What to Say to Someone Who Commits Sexual Harassment

7 min

But that doesn’t mean you shouldn’t talk to people you see committing sexual harassment.


You should.

Here’s how to talk to someone who you’ve seen commit sexual harassment:

1. Don’t assume intent


Don’t “accuse” anyone. That could make them defensive and shut down the conversation, and they won’t learn anything.

For example:


"
I don’t know if you were trying to make people uncomfortable. I just wanted to let you know what’s going on. You’ve been texting Tim late at night, asking him out. I don’t think that’s right."

2. Name the behavior, and be specific


Don’t mince words, but don’t exaggerate. Just say what you saw.

For example:


"I’m not sure what you meant by it, but you asked Elizabeth up to your hotel room at last night’s mixer..."

3. Say how you feel about it


Rather than make a threat (“That’s sexual harassment. It could get you fired!”), just say how the behavior makes you feel.

You can be straightforward.


If it makes you uncomfortable, say that. If it makes you angry, say that.

For example:


“I’m not sure what you meant by it, but I heard you make a comment about Jenn’s body. I’m not comfortable with that.”

Naming the person who was harassed could put a target on their back. You could also leave their name or names out of it.

For example:


"I heard that you touched someone’s leg in your office the other week. I don’t like hearing about that."

Only confront the person doing the harassment if you’re sure they won’t retaliate against you. Don’t put yourself in danger. You can always report the harassment to HR.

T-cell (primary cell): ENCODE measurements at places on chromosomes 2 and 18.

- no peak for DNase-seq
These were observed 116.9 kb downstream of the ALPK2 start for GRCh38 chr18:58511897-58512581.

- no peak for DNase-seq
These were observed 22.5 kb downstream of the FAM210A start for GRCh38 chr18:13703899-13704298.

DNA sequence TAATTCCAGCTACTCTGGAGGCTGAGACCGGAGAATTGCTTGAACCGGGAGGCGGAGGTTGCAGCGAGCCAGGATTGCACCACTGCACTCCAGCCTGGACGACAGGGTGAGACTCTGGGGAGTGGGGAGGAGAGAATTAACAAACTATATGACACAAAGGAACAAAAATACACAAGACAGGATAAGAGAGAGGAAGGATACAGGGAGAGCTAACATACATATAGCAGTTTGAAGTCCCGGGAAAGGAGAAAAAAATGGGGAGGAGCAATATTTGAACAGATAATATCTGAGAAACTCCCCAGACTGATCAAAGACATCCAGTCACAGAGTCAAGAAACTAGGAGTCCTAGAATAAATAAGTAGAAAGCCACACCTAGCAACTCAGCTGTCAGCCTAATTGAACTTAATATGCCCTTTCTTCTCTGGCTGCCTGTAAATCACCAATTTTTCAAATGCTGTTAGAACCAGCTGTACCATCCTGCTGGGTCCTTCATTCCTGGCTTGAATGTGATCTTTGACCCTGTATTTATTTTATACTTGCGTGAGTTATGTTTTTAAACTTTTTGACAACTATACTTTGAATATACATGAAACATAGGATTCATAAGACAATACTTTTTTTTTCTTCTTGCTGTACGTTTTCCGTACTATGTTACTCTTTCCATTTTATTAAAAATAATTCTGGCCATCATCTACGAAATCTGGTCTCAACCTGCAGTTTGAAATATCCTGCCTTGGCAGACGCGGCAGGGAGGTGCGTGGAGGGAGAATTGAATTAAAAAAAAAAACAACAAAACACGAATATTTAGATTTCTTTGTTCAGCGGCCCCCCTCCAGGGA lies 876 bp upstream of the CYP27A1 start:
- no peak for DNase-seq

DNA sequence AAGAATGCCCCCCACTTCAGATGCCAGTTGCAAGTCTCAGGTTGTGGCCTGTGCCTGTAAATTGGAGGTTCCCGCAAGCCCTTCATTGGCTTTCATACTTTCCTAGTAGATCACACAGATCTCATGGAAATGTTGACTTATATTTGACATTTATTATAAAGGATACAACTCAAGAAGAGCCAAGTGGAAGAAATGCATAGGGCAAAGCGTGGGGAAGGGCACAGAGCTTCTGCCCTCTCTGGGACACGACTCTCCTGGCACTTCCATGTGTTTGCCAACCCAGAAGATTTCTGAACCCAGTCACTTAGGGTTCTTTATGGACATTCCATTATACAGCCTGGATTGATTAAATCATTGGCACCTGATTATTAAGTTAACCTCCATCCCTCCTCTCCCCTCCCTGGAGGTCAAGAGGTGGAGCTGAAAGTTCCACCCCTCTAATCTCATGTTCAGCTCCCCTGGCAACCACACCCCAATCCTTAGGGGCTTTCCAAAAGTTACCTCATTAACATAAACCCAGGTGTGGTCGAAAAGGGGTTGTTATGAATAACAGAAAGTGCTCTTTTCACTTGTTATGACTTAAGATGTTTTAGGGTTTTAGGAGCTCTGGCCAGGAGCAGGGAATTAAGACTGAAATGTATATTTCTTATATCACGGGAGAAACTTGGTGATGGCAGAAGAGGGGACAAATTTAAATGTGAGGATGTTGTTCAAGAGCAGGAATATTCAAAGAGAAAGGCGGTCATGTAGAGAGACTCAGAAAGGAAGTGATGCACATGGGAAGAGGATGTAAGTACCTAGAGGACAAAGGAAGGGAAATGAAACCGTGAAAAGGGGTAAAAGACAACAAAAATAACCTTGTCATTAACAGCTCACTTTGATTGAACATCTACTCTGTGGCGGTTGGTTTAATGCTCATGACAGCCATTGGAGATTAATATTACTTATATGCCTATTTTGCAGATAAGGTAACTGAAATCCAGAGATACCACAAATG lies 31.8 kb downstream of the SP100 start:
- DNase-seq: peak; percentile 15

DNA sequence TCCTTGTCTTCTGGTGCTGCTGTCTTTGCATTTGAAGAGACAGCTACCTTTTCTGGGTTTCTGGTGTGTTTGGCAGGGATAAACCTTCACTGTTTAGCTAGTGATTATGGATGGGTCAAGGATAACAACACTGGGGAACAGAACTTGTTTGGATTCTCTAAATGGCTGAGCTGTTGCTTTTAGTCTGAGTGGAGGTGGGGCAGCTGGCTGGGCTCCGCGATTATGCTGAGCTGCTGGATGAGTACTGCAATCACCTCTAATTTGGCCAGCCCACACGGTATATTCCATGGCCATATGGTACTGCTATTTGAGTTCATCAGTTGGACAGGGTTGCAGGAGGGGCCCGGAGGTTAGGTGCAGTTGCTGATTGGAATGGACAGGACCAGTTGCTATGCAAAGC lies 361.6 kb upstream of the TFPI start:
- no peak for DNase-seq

Time for a quiz.


You overheard one of your colleagues, August, tell another one of your colleagues, Carolina, a graphic sexual story. You want to confront August. What should you say to him?

Quiz 1 of 1

What should you say to August?

a
“Hey, I’ve heard you’ve been sexually harassing people. I don’t think you’re trying to hurt anyone, but it has to stop. It’s illegal.”
b
“I heard you tell Carolina that explicit story. That’s sexual harassment, and it’s illegal. I don’t think you were trying to sexually harass anyone, but I wanted to point out that that’s how it could be interpreted.”
c
“I heard you tell Carolina that explicit story. That makes me really uncomfortable. I don’t think you wanted to make anyone feel that way, but I wanted to let you know what I noticed.”
d
“I heard that you’ve been doing some things that have made people uncomfortable."

Answer C: “I heard you tell Carolina that explicit story. That makes me really upset. I don’t think you wanted to make anyone feel that way, but I wanted to let you know what I noticed.”


In this answer, you’re just naming the behavior and the impact it had. You’re not accusing August of being a harasser or bad person, so he’s less likely to get defensive.

TAKE THE NEXT STEP:


If you see a peer committing sexual harassment, confront it.

Lesson complete

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